Double Dummy Corner

 

Competition Problem 86

composed by Paolo Treossi
presented for solving in April, 2012

DR6

♠ 104

 Ay2

 AQ10

♣ 108765

♠ QJ9x

 K7y

 K987

♣ 32

♠ 8x5

 J10985

 654

♣ K4

♠ AK32

 Q6

 J32

♣ AQJ9

Replace the x’s by the 7 and 6, the y’s by the 3 and 4, 
so that East-West can defeat South’s contract of six no-trumps.  
How is the contract made if the x’s and y’s are placed differently?

Successful solvers:  Jean-Marc Bihl, Steve Bloom, Ian Budden, Vincent Labbé, Leigh Matheson, Sebastian Nowacki, Win van der Zijden

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Solution

The x’s and y’s must be placed as follows:

♠ 104

 A32

 AQ10

♣ 108765

♠ QJ96

 K74

 K987

♣ 32

♠ 875

 J10985

 654

♣ K4

♠ AK32

 Q6

 J32

♣ AQJ9

and West must lead a spade honour.  To show that the defence now prevails we consider declarer’s play when West holds either the 7 or the 3.  First, the 7:

♠ 104

 A32

 AQ10

♣ 108765

♠ QJ97

 K74

 K987

♣ 32

♠ 865

 J10985

 654

♣ K4

♠ AK32

 Q6

 J32

♣ AQJ9

South wins the spade lead, North playing the 10!  A diamond to the Q is followed by three rounds of clubs, South preserving the 9.  West does best to discard a heart on the third club but the 9 now brings about a seesaw squeeze in this position:

♠ 4

 A32

 A10

♣ 108

♠ J97

 K7

 K98

♣ none

♠ 86

 J10985

 6

♣ none

♠ A32

 Q6

 J3

♣ 9

A.      If West discards a spade¾preferably the 9¾North overtakes and an avoidance play in spades follows, allowing South to set up a long spade without letting East in.  Whatever West returns gives South an entry to make this long spade.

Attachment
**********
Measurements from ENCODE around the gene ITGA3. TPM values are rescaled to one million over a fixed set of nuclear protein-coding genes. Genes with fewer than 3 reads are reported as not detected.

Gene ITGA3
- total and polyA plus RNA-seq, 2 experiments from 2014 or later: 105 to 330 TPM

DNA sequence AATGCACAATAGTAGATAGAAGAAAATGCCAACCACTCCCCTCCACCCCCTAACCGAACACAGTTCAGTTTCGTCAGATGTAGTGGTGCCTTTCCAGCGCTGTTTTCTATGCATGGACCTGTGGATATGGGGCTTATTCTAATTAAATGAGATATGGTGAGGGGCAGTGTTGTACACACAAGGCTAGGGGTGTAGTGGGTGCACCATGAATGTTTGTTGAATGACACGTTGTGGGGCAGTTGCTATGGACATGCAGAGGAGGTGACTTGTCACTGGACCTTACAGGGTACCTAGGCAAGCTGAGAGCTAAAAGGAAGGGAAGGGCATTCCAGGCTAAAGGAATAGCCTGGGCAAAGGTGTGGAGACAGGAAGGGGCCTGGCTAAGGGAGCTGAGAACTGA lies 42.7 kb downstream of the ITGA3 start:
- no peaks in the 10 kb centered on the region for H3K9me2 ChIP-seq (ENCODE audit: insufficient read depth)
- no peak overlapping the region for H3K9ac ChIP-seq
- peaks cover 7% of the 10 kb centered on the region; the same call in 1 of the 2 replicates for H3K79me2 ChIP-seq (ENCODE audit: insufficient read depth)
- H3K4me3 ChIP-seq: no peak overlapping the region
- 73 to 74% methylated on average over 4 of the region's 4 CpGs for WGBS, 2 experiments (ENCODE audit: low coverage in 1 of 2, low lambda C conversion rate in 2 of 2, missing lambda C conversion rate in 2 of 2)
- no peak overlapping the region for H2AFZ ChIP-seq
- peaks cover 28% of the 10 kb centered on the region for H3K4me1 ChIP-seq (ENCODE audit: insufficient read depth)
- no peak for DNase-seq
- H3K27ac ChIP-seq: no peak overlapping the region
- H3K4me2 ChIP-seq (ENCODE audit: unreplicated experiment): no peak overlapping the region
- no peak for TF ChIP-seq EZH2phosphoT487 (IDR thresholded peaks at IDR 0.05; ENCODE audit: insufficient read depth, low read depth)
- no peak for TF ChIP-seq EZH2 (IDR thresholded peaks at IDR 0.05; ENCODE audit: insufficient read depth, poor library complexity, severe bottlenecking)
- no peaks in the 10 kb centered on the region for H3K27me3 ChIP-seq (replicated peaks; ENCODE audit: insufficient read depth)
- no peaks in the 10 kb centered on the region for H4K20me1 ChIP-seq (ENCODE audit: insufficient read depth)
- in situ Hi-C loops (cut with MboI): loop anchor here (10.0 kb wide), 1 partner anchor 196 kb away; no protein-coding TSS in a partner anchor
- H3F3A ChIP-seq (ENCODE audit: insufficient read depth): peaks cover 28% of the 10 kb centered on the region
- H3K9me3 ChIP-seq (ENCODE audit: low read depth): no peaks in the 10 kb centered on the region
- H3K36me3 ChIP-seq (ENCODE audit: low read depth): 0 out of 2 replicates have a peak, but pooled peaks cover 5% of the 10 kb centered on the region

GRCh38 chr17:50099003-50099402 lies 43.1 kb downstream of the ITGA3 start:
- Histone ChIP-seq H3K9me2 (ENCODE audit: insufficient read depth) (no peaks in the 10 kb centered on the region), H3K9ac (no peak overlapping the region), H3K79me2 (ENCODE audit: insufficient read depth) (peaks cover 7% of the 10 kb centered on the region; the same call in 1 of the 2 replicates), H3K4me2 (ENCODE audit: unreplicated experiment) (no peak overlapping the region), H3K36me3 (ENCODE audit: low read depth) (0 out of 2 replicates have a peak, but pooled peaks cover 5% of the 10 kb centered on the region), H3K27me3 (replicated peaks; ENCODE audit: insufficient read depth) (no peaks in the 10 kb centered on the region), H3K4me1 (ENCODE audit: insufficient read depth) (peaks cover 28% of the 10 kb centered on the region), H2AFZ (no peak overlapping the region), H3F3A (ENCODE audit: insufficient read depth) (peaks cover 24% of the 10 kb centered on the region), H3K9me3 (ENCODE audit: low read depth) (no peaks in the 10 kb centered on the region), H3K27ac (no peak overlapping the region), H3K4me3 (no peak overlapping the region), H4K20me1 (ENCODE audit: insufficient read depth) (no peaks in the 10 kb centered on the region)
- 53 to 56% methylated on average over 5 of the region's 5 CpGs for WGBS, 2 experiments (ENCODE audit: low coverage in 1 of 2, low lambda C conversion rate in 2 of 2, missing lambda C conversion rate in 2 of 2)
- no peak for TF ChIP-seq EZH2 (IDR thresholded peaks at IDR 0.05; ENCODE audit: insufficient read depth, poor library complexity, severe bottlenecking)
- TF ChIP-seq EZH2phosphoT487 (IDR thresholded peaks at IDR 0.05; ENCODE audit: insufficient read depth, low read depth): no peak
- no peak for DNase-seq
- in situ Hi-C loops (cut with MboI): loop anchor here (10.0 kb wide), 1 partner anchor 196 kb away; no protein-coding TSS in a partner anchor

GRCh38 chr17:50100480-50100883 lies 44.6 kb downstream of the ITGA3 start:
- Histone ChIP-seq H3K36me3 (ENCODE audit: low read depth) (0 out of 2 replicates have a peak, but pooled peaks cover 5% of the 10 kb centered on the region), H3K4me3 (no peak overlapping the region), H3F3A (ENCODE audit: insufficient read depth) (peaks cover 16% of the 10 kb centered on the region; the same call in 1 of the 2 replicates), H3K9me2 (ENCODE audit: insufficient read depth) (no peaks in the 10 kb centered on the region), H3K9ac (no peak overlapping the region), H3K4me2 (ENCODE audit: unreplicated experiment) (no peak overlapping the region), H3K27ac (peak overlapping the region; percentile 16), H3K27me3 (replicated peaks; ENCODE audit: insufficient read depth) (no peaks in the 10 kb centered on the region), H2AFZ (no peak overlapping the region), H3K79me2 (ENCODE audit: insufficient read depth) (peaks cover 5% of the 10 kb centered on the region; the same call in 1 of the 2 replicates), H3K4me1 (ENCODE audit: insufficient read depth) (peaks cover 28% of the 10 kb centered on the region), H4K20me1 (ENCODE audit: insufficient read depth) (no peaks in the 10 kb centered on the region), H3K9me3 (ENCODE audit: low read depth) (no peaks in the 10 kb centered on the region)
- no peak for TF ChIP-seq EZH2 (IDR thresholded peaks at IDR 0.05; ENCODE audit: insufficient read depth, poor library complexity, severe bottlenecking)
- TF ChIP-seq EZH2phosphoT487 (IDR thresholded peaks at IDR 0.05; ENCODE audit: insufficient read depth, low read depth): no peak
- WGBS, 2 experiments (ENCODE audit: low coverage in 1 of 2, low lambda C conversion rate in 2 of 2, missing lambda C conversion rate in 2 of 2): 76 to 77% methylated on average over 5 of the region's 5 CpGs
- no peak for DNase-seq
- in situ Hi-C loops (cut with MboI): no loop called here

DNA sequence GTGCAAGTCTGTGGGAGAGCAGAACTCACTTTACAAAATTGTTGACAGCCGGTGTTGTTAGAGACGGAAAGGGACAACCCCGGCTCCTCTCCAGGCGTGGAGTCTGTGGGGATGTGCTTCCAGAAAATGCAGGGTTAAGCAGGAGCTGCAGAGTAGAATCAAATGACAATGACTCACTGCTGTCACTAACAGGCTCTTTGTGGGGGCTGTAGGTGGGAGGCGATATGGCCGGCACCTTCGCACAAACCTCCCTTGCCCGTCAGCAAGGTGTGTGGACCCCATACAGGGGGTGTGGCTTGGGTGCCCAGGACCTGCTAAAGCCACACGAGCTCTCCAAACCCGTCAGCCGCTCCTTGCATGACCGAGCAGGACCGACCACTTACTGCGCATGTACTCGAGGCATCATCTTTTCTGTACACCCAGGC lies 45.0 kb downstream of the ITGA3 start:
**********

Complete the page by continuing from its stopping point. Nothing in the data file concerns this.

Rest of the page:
B.      If West discards a diamond, North plays low.  A diamond finesse comes next and now the minor suit winners squeeze both opponents.  West must come down to two spades and two hearts.  If East keeps three hearts, West is thrown in by A and another spade.  If East keeps two hearts, South loses a heart to establish one for North.

If East has the 7, line A fails.

Now consider declarer’s play when North has the 4:

♠ 104

 A42

 AQ10

♣ 108765

♠ QJ96

 K73

 K987

♣ 32

♠ 875

 J10985

 654

♣ K4

♠ AK32

 Q6

 J32

♣ AQJ9

This time North takes care to play the 4 on the opening lead.  Again declarer finesses the Q and plays on clubs.  This time West does best to discard diamonds, coming down to

♠ 10

 A42

 A10

♣ 108

♠ J96

 K73

 K9

♣ none

♠ 85

 J10985

 6

♣ none

♠ A32

 Q6

 J3

♣ 9

West discards another diamond on the 9 but is squeezed again when the remaining minor suit winners are cashed, ending with South’s J.  To avoid the throw-in, West keeps three hearts and the 6.  East keeps two hearts and two spades.  South leads the Q to K and A.  Now if East’s heart is high North cashes the 10 and loses a heart to East, whose last card is a losing spade.  But if East’s last heart is the 5, then North’s 4 comes into its own.

It follows that if North has the 3 instead of the 4 and North plays low on the opening spade lead, East-West must defend as indicated, West discarding diamonds on the clubs and East preserving the 5.

Successful solvers:  Jean-Marc Bihl, Steve Bloom, Ian Budden, Vincent Labbé, Leigh Matheson, Sebastian Nowacki, Win van der Zijden

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See the solution to Competition Problem #4 for the recommended tabular format if you prefer not to write in English prose.

© Hugh Darwen, 2012

Date last modified: 11 March, 2017